Do gulls benefit from the starfish autotomy response?

Iain Wilkie

Research output: Contribution to journalArticle

Abstract

Certain starfish have a restricted autotomy region at the base of each arm, at which the whole arm is detached if damaged or
trapped. These species are common prey items of gulls, which have been observed to break-up starfish by gripping one arm and
shaking the whole animal. This raises the possibility that shaking invokes the autotomy response, thereby accelerating
consumption of prey and reducing the opportunity for prey to be stolen. To evaluate the role of autotomy in this interaction,
specimens of Asterias rubens were shaken manually and the timing and pattern of breakage recorded. It was found that arm
detachment was usually mediated by autotomy, although this depended on the way in which animals were shaken, and that
autotomy did not effect detachment more rapidly than breakage outwith the autotomy region.

Original languageEnglish
JournalMarine Biodiversity Records
Volume3
Publication statusPublished - 1 Jan 2010

Fingerprint

autotomy
Asteroidea
Laridae
Asterias rubens
animals
breakage
animal

Keywords

  • predation
  • starfish
  • autotomy
  • gulls
  • Asterias rubens

Cite this

@article{4aac596835614cbbbb82729f9586b121,
title = "Do gulls benefit from the starfish autotomy response?",
abstract = "Certain starfish have a restricted autotomy region at the base of each arm, at which the whole arm is detached if damaged ortrapped. These species are common prey items of gulls, which have been observed to break-up starfish by gripping one arm andshaking the whole animal. This raises the possibility that shaking invokes the autotomy response, thereby acceleratingconsumption of prey and reducing the opportunity for prey to be stolen. To evaluate the role of autotomy in this interaction,specimens of Asterias rubens were shaken manually and the timing and pattern of breakage recorded. It was found that armdetachment was usually mediated by autotomy, although this depended on the way in which animals were shaken, and thatautotomy did not effect detachment more rapidly than breakage outwith the autotomy region.",
keywords = "predation, starfish, autotomy, gulls, Asterias rubens",
author = "Iain Wilkie",
note = "<p>Originally published in: Marine Biodiversity Records (2010), volume 3.</p>",
year = "2010",
month = "1",
day = "1",
language = "English",
volume = "3",
journal = "Marine Biodiversity Records",
issn = "1755-2672",
publisher = "Cambridge University Press",

}

Do gulls benefit from the starfish autotomy response? / Wilkie, Iain.

In: Marine Biodiversity Records, Vol. 3, 01.01.2010.

Research output: Contribution to journalArticle

TY - JOUR

T1 - Do gulls benefit from the starfish autotomy response?

AU - Wilkie, Iain

N1 - <p>Originally published in: Marine Biodiversity Records (2010), volume 3.</p>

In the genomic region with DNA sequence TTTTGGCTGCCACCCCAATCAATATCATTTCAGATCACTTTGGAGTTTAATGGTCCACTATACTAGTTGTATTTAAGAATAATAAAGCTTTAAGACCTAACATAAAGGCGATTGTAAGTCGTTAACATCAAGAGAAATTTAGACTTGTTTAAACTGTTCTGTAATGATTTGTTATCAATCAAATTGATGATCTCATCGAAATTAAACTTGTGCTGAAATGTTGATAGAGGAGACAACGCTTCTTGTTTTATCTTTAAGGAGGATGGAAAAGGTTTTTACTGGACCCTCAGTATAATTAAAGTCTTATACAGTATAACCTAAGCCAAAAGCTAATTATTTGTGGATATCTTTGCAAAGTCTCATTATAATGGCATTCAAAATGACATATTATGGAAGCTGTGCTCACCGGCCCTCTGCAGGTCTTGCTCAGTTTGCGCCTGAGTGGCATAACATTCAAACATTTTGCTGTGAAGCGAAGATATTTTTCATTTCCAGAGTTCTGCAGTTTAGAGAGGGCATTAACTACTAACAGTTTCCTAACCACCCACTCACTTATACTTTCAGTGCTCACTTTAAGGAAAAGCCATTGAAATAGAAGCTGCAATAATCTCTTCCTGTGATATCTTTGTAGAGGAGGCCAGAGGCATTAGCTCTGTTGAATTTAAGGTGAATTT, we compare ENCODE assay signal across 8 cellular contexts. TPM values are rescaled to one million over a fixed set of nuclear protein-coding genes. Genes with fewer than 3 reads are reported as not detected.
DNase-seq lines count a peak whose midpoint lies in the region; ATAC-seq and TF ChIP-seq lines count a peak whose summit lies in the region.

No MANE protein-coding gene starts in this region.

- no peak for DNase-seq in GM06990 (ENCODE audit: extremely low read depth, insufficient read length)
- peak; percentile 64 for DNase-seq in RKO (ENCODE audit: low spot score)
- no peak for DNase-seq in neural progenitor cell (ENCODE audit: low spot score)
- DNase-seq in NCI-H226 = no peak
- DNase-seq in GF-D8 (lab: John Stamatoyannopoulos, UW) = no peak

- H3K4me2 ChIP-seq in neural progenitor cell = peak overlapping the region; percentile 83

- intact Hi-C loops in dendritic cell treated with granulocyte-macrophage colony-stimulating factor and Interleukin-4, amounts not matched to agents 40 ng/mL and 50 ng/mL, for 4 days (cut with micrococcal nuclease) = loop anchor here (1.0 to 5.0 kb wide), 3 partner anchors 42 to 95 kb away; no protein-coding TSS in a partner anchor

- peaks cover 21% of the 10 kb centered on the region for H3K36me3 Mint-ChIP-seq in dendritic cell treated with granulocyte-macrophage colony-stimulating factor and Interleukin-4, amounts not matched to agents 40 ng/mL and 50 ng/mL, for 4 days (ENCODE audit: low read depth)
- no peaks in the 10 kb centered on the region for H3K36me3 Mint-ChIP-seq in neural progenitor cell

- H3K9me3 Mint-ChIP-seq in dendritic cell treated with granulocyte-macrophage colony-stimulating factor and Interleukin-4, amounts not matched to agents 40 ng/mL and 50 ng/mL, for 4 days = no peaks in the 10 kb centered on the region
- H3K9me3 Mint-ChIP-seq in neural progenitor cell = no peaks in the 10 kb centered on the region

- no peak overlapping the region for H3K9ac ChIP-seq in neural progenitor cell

PY - 2010/1/1

Y1 - 2010/1/1

N2 - Certain starfish have a restricted autotomy region at the base of each arm, at which the whole arm is detached if damaged ortrapped. These species are common prey items of gulls, which have been observed to break-up starfish by gripping one arm andshaking the whole animal. This raises the possibility that shaking invokes the autotomy response, thereby acceleratingconsumption of prey and reducing the opportunity for prey to be stolen. To evaluate the role of autotomy in this interaction,specimens of Asterias rubens were shaken manually and the timing and pattern of breakage recorded. It was found that armdetachment was usually mediated by autotomy, although this depended on the way in which animals were shaken, and thatautotomy did not effect detachment more rapidly than breakage outwith the autotomy region.

AB - Certain starfish have a restricted autotomy region at the base of each arm, at which the whole arm is detached if damaged ortrapped. These species are common prey items of gulls, which have been observed to break-up starfish by gripping one arm andshaking the whole animal. This raises the possibility that shaking invokes the autotomy response, thereby acceleratingconsumption of prey and reducing the opportunity for prey to be stolen. To evaluate the role of autotomy in this interaction,specimens of Asterias rubens were shaken manually and the timing and pattern of breakage recorded. It was found that armdetachment was usually mediated by autotomy, although this depended on the way in which animals were shaken, and thatautotomy did not effect detachment more rapidly than breakage outwith the autotomy region.

KW - predation

KW - starfish

KW - autotomy

KW - gulls

KW - Asterias rubens

M3 - Article

VL - 3

JO - Marine Biodiversity Records

JF - Marine Biodiversity Records

SN - 1755-2672

ER -